The B83 is one of two so-called “dumb” or unguided nuclear bombs that the United States maintains as a part of its post-Cold War Enduring Stockpile arsenal. Along with intercontinental ballistic missiles and other smaller nuclear-capable bombs, stocks of the B83 are kept in case of emergency. It replaced a number of older American free-falling weapons, and is big.
At nearly one and a half tons, the B83 is the largest nuclear bomb that the United States currently keeps. Its nuclear tiled is 1.2 megatons—significantly more powerful than either of the nuclear bombs dropped on Hiroshima and Nagasaki during World War II. It’s big, it’s powerful, and it’s had a colorful history.
Though often thought of as a domain best left to Hollywood, asteroid impacts could pose a real danger to the United States. Like the blockbuster film Armageddon showed, a large enough interstellar object could end life on Earth as we known it. The threat of impact is great enough, that NASA designed a spacecraft with just one purpose—to deflect objects on a collision course with Earth.
The launch vehicles would be launched in a staggered succession, allowing NASA several “shots” at any Earth-bound projectile in case the first interceptors failed to detonate, went off course, or experienced any other operational hiccups.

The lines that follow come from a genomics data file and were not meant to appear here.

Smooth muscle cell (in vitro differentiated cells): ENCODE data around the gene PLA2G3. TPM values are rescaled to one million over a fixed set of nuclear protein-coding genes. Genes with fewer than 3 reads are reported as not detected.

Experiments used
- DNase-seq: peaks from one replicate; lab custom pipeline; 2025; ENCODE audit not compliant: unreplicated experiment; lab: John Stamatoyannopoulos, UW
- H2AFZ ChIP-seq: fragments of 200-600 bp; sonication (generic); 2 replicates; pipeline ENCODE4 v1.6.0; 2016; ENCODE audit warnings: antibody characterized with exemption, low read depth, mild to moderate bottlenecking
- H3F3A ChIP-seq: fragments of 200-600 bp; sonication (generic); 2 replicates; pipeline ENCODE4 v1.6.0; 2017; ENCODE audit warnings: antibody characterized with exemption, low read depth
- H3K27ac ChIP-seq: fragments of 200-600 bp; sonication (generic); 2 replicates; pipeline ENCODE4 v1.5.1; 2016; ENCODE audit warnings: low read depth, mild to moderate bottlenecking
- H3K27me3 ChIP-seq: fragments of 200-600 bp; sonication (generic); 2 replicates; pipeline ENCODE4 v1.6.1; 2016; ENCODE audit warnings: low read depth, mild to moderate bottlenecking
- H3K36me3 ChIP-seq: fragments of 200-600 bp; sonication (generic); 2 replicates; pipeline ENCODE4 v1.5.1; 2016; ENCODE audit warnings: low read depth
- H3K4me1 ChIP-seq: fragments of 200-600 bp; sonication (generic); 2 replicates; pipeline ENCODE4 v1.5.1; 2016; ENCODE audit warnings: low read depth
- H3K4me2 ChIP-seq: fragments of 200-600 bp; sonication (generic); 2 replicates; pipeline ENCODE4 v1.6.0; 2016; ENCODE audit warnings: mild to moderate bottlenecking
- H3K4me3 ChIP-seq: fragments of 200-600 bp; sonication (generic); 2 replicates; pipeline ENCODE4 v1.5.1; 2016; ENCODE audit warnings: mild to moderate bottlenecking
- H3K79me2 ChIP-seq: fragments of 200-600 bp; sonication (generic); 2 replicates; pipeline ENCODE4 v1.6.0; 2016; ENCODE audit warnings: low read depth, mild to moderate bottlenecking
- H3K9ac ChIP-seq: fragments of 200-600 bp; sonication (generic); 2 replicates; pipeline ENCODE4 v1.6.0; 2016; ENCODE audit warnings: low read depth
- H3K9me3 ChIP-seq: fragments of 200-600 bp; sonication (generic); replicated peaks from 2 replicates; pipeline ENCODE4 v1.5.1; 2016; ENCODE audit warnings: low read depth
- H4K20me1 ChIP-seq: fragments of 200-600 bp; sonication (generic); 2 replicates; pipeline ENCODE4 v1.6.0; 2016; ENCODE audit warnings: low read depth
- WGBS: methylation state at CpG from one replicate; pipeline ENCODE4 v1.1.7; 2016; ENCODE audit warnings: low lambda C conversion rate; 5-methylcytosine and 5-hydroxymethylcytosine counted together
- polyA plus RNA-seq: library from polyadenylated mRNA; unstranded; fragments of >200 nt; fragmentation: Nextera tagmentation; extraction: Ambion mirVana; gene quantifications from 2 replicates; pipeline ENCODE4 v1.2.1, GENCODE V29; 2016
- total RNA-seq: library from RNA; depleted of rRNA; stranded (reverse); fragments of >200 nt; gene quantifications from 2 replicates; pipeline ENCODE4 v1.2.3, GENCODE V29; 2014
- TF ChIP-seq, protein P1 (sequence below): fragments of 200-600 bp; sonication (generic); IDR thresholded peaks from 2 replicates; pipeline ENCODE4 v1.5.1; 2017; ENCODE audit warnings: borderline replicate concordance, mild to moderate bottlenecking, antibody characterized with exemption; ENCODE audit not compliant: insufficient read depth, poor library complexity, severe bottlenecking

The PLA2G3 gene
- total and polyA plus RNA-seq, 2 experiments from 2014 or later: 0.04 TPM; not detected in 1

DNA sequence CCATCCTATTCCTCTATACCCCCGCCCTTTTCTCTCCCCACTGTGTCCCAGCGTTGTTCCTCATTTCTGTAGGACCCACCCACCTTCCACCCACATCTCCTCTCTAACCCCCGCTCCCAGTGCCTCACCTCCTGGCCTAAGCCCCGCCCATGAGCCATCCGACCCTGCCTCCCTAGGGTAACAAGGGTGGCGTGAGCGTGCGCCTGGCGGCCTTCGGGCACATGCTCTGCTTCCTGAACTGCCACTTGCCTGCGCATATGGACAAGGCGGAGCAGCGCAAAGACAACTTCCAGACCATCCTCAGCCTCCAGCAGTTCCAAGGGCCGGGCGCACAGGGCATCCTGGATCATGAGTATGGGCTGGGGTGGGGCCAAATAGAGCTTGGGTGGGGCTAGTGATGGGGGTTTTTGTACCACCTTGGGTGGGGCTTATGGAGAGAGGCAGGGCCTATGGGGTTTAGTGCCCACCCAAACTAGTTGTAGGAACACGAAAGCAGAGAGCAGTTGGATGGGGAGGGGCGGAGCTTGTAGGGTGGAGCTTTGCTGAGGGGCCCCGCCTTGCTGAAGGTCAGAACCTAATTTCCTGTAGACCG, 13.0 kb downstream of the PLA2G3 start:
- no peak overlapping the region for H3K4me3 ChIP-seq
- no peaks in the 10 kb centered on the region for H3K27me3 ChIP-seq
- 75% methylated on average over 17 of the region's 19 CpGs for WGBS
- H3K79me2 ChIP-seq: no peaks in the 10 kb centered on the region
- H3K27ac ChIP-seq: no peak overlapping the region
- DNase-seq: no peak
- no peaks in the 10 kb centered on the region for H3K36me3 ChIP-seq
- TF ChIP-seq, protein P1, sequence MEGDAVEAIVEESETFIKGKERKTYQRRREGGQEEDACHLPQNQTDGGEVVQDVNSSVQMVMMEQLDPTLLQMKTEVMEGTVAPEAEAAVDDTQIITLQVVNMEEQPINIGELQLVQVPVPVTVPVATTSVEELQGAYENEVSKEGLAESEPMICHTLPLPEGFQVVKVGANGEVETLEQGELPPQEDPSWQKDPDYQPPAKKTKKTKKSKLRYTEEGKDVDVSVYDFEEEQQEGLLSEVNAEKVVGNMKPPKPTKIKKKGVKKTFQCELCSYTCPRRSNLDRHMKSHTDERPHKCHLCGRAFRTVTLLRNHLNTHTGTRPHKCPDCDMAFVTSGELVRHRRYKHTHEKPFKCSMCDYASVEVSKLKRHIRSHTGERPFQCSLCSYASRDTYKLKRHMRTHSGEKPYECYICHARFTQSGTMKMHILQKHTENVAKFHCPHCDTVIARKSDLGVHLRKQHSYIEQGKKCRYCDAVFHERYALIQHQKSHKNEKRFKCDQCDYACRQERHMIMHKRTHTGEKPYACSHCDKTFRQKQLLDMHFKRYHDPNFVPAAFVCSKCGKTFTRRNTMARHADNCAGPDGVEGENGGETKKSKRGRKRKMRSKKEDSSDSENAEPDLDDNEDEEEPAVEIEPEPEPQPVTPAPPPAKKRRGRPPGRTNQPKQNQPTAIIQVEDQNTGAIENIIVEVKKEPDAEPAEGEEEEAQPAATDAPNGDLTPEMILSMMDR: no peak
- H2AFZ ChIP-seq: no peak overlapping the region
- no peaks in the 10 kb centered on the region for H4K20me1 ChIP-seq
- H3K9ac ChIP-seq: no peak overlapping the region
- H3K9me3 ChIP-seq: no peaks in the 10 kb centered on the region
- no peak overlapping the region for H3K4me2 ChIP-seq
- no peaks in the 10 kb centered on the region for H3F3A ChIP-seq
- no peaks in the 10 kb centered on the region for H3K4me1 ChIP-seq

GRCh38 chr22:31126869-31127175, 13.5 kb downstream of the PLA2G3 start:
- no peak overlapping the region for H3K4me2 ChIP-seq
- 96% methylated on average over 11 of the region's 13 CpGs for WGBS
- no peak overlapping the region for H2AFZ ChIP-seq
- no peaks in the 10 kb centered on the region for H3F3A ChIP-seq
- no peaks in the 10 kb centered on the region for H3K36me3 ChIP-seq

The so-called nuclear interceptor would carry a total of six packages that would each carry the nuclear components from a B83. At a close enough distance, the hope was a large enough nuclear explosion would pummel the threatening interstellar body away from Earth—though this would be no guarantee of survival.
The B83 was also tentatively evaluated as a nuclear bunker-busting munition. Modifications were made to the projectile’s nose to allow it to survive impact with earth and reinforced concrete, though using nuclear weapons is fraught with political considerations. The design may have never been finalized. Either way, the Massive Ordinance Penetrator (aptly named considering its 30,000 pound, or over 13,500 kilogram weight) is the primary bunker busting bomb in the United States’ arsenal.
In any case, the end of the line may be approaching for the B83. Its smaller and less-powerful little sibling, the B61 was recently upgraded. Though costly, the upgrades will keep the B61 in service for at least another twenty years. And the B83? It might be reserved in the future exclusively for use with the Space Force.
Caleb Larson is a defense writer for the National Interest. He holds a Master of Public Policy and covers U.S. and Russian security, European defense issues, and German politics and culture.